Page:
- Set Boundaries: If setting an example doesn’t seem to work, set boundaries in your relationship. We suggest boundaries like “No Alcohol/Drugs in the House”, “Partner is not allowed in the House when intoxicated”, “No Substance Abuse Enabling Friends are allowed over”, “No Borrowing Money”, and “No Personal Communication while intoxicated”. When boundaries are set, true love will be tested and you’ll be able to see if your partner is willing to change for the sake of your relationship.
- Don’t Forget About Yourself: One thing we as humans can struggle with is putting others before ourselves. Though this can be a good practice, it can quickly turn into a bad one. If you are neglecting your own self-care, that’s when putting others before yourself becomes unhealthy. If your partner sees that you are still thriving in life while they are being self-destructive, they may be able to see just how unhealthy their lifestyle is.
- Educate Your Partner & Yourself: One of the key aspects of a healthy relationship is open communication and honesty. In this case, educating you and your partner on addiction can be beneficial to the relationship. This established a sense of openness and honesty which would hopefully help the addicted partner realize what the effect their behaviors are having on the relationship. Education can help you and your partner better understand what addiction is and how it can be fought against. Many people see addiction as a shameful choice, but it’s not a choice, it’s a disease. When people are able to realize this, they may be more inclined to ask for help.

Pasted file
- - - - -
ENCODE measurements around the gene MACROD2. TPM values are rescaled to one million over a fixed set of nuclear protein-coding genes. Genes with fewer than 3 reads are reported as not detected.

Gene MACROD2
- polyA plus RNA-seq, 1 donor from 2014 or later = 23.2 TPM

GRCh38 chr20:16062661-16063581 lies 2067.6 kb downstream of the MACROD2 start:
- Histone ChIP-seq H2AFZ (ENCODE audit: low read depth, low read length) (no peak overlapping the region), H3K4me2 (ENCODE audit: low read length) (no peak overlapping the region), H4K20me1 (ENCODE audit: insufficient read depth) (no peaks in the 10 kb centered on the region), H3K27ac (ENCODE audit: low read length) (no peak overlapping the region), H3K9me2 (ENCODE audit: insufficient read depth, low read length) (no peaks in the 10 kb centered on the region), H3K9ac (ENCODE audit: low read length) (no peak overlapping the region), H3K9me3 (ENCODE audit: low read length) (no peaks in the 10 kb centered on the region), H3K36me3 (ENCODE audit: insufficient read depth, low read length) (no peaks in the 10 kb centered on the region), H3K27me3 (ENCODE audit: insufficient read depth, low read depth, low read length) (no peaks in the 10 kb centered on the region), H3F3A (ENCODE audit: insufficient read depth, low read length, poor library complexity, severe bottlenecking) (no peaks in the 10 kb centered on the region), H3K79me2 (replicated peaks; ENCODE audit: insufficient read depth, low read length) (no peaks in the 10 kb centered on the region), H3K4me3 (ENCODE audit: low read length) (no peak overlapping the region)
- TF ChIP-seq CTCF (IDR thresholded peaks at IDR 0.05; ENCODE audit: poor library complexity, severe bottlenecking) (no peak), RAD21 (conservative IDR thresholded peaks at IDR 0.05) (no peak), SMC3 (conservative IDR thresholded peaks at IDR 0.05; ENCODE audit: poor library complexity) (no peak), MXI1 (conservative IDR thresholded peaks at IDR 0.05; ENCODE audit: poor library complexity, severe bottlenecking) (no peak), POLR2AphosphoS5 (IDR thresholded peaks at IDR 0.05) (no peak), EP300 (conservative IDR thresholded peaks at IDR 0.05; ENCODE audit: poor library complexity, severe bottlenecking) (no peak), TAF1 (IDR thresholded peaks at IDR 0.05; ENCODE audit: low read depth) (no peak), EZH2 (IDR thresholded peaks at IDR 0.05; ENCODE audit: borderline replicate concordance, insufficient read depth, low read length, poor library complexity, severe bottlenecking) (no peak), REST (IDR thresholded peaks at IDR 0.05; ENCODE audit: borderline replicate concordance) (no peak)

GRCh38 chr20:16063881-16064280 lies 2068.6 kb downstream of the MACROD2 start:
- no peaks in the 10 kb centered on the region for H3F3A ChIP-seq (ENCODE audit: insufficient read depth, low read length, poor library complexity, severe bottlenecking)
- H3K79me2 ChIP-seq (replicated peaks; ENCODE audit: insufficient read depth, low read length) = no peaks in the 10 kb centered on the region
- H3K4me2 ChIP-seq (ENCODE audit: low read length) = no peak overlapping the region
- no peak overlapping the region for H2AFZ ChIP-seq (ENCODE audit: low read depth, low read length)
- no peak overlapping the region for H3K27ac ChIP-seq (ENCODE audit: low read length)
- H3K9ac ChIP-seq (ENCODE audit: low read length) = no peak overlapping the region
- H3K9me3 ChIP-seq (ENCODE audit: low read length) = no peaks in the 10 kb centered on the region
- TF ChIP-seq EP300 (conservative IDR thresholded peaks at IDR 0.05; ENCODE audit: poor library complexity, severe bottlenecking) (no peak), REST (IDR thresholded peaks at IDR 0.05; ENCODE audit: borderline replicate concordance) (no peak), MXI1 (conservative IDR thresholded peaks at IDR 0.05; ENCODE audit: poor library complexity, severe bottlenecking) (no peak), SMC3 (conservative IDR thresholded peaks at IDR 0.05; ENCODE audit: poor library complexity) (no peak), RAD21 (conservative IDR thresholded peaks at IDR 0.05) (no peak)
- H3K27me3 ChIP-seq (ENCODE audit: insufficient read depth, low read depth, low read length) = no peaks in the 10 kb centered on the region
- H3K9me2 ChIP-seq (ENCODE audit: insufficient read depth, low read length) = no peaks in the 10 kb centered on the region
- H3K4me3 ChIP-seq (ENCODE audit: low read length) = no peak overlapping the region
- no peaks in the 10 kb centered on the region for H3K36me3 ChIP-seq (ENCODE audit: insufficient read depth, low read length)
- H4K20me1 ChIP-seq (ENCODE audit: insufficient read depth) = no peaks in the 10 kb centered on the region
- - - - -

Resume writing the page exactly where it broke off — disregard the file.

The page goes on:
- Seek Counselling: Getting outside input can be extremely beneficial to a relationship, especially when it comes from a professional. Having a therapist act as a mediator can help counsel the relationship and help each person better understand each person’s quarrels. This can help disagreements turn into something more productive rather than negative.
- Patience: This may be one of the hardest things to do, but patience is essential for the partner and the addict. Patience is key in recovery because addiction is not something that is defeated overnight. Recovery is a life-long process in some cases so patience is a virtue that addicts and an addict’s loved ones should adopt. This can help the addicted partner with feelings of guilt. Negative feelings such as guilt are major reasons for addicts relapsing, but if people show patience towards the addict’s recovery process, they may be less inclined to relapse from those negative feelings.
Having a partner that is addicted to substances is not an easy thing to deal with, but it is equally difficult for the addicted partner. Substance abuse is no joke, it’s an incredibly hard thing to beat. But when you are in a relationship with someone who is actively struggling with addiction, it’s important to show love and patience so they can see you truly want them to get clean. Consider the advice we’ve laid out here today. If your loved one is struggling with addiction, use these tips to help better your relationship and save your partner from substance abuse. It is also important to note that if your partner shows no drive to change, the relationship is probably not meant to be. Know when to work together and when things need to end.